Note that the above steps are performed by the transaction manager, typically included in a Java Application Server. The application developer doesn’t see any of that, he will use a completely different set of APIs to interact with the transaction manager.


According to the JTA specification, it’s possible to temporarily disassociate (suspend) a global transaction from the connection. Ie. you can do this:

  1. XAResource.start(xid1, TMNOFLAGS);
  2. Do some stuff with the Connection.
  3. XAResource.end(xid1, TMSUSPEND); // Suspend the old transaction
  4. XAResource.end(xid2, TMNOFLAGS); // Start a new transaction using the same connection
  5. Do other stuff with the Connection.

So, the same connection is used for two different transactions, before preparing either one. The problem is that in PostgreSQL, a single database connection can only perform work for a single transaction at a time. If you want to use the connection for another transaction, you have to prepare, commit or rollback the current transaction first. And once you do that, you cannot return to the old transaction, continuing to add more work to it.

This is no problem for an application server. It can simply open a new connection for the 2nd transaction. But the JTA specification requires the driver to support that! There is no way for the driver to say “hey, I can’t do this stuff, please use one connection for one transaction only”. Furthermore, this is completely transparent to the application – it’s the application servers choice to use suspend/resume or not.

There are other complications in the JTA spec, like support for “joining” a connection to an in-progress global transaction. Like suspend/resume, that’s also totally unnecessary for reliable two-phase commit.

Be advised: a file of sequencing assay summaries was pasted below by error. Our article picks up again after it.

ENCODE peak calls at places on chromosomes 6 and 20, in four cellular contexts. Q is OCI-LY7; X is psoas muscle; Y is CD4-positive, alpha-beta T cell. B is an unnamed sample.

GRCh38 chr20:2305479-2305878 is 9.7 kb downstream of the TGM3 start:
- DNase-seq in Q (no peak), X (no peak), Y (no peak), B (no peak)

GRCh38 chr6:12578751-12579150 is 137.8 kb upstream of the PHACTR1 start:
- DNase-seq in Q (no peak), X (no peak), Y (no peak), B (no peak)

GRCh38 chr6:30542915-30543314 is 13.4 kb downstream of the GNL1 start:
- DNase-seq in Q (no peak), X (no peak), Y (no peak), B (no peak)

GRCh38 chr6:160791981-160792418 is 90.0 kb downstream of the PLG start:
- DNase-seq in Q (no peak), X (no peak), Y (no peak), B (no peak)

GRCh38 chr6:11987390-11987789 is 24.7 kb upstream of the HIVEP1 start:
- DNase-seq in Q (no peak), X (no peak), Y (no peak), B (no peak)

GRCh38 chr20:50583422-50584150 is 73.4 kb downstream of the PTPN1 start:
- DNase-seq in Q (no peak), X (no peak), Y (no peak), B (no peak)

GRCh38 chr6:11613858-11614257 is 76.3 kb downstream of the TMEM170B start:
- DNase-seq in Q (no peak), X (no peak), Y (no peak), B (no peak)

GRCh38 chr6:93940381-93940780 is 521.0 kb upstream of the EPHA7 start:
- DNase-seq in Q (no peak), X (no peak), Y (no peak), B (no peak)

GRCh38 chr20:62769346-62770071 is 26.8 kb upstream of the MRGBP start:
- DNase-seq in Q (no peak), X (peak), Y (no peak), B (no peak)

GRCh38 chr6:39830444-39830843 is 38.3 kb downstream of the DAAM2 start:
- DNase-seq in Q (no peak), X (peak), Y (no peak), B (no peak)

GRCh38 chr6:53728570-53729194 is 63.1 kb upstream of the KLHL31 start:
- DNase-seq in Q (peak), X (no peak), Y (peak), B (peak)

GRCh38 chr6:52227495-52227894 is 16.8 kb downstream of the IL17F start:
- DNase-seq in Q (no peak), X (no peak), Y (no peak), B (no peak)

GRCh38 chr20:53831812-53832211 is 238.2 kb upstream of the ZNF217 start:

The authors of the JTA specification screwed up. Instead of writing a simple API for two-phase commit, they mixed other non-essential features into the specification that have nothing to do with two-phase commit, and made them required. One can argue that there is more to the JTA specification than two-phase commit, but in reality, if you ask any Java App Server administrator, the only reason to ever use an XA-enabled driver is if you want to use two-phase commit.

The result is that some drivers implement the whole specification, while others implement only the minimum set of features required for reliable two-phase commit. But a transaction manager doesn’t know which features are actually implemented – they’re all required by the spec – so to work with real-world drivers, a transaction manager has to be written to the lowest common denominator. Had the JTA authors kept the API simple, and at least made the non-essential features optional, more JDBC implementations could fulfill the letter of the spec, and TM developers could code against the spec instead of an ill-defined subset of the spec.

So, why would an application server use the advanced features of the spec? One use case I’ve seen is to interleave transactions to improve concurrency, but in practice it’s unlikely to give any performance benefit. Even on a DBMS that supports that natively, switching transaction contexts isn’t free – you will most likely achieve the same or better performance by just opening one more connection.

If you’re developing a Transaction Manager, please stick to the basic steps listed above! Don’t use suspend/resume or other advanced features of the JTA specification. This ensures that your software works reliably with the widest possible range of drivers, including the PostgreSQL driver, and saves your users from the headache of debugging strange concurrency bugs.

Joining VMWare

Today is my last day at EnterpriseDB. I’ve had a good time working there for the past six years, and will miss many of my colleagues. Tomorrow, I’m starting at VMWare. I will continue to be an active member of the PostgreSQL community; VMWare wants to see a healthy community and wants to be part of it.

Thank you EnterpriseDB for all the good time I’ve had, and thank you VMWare for all the good time I will have in the future!